Hear how the Romans feel towards philosophers, if you would like to know. Italicus, who was the most in repute of the philosophers, once when I was present being vexed with his own friends and as if he was suffering something intolerable said, “I cannot bear it, you are killing me: you will make me such as that man is;” pointing to me.42


To a certain rhetorician who was going up to Rome on a suit.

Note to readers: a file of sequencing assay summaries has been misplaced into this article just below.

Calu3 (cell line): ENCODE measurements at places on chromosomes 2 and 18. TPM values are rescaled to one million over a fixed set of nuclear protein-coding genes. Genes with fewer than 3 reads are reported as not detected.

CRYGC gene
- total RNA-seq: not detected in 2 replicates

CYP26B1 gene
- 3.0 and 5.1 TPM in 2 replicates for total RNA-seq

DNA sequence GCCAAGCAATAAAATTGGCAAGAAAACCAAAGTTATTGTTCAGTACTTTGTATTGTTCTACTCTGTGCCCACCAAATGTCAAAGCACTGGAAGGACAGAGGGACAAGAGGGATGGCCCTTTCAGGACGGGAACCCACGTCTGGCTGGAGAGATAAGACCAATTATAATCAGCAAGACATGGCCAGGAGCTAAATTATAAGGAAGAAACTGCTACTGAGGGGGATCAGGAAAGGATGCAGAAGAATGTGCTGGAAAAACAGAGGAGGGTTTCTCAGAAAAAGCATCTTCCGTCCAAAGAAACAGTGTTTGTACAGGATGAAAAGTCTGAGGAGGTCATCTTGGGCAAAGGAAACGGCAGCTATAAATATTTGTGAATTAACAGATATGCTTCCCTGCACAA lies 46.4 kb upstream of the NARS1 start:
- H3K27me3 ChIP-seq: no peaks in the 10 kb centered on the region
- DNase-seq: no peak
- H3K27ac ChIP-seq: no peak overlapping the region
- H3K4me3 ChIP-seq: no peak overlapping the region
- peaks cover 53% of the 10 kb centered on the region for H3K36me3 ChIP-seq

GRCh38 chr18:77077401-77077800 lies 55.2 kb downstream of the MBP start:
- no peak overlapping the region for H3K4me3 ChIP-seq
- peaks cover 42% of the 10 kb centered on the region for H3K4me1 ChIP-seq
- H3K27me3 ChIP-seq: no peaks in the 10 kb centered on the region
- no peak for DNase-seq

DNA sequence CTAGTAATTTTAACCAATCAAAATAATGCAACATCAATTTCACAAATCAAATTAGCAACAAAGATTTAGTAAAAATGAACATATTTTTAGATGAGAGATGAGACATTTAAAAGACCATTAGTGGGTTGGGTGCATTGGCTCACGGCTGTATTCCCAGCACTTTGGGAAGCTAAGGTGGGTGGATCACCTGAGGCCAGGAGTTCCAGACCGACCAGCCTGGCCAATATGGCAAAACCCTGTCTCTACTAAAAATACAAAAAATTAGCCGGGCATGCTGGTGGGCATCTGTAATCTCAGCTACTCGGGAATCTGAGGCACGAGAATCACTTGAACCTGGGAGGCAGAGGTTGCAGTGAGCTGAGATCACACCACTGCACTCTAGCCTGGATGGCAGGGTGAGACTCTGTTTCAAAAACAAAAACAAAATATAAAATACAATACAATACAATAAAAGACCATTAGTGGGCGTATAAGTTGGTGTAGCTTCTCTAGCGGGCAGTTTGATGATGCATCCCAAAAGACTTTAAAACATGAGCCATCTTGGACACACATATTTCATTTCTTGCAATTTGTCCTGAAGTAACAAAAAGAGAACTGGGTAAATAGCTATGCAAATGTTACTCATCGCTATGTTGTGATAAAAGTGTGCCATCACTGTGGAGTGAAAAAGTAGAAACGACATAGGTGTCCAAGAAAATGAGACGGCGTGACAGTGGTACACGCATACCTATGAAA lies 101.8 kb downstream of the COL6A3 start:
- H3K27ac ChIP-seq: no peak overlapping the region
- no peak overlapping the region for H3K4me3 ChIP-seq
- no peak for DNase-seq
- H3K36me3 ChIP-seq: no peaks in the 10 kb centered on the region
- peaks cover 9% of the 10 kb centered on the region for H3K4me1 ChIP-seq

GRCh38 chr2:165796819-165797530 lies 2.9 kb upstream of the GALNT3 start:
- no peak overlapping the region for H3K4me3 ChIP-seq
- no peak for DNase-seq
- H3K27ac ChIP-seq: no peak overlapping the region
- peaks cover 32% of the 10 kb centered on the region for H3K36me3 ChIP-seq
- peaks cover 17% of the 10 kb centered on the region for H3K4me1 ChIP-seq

WHEN a certain person came to him, who was going up to Rome on account of a suit which had regard to his rank, Epictetus enquired the reason of his going to Rome, and the man then asked what he thought about the matter. Epictetus replied, If you ask me what you will do in Rome, whether you will succeed or fail, I have no rule (θεώρημα) about this. But if you ask me how you will fare, I can tell you: if you have right opinions (δόγματα), you will fare well; if they are false, you will fare ill. For to every man the cause of his acting is opinion. For what is the reason why you desired to be elected governor of the Cnossians? Your opinion. What is the reason that you are now going up to Rome? Your opinion. And going in winter, and with danger and expense.—I must go.—What tells you this? Your opinion. Then if opi- nions are the causes of all actions, and a man has bad opinions, such as the cause may be, such also is the effect. Have we then all sound opinions, both you and your adversary? And how do you differ? But have you sounder opinions than your adversary? Why? You think so. And so does he think that his opinions are better; and so do madmen. This is a bad criterion. But show to me that you have made some inquiry into your opinions and have taken some pains about them. And as now you are sailing to Rome in order to become governor of the Cnossians, and you are not content to stay at home with the honours which you had, but you desire something greater and more conspicuous, so when did you ever make a voyage for the purpose of examining your own opinions, and casting them out, if you have any that are bad? Whom have you approached for this purpose? What time have you fixed for it? What age? Go over the times of your life by yourself, if you are ashamed of me (knowing the fact) when you were a boy, did you examine your own opinions? and did you not then, as you do all things now, do as you did do? and when you were become a youth and attended the rheto- ricians, and yourself practised rhetoric, what did you imagine that you were deficient in? And when you were a young man and engaged in public matters, and pleaded causes yourself, and were gaining reputation, who then seemed your equal? And when would you have submitted to any man examining and showing that your opinions are bad? What then do you wish me to say to you?—Help me in this matter.—I have no theorem (rule) for this. Nor have you, if you came to me for this purpose, come to me as a philosopher, but as to a seller of vegetables or a shoemaker. For what purpose then have philosopher' theorems? For this purpose, that whatever may happen, our ruling faculty may be and continue to be conformable to nature. Does this seem to you a small thing?—No; but the greatest. —What then? does it need only a short time? and is it possible to seize it as you pass by? If you can, seize it.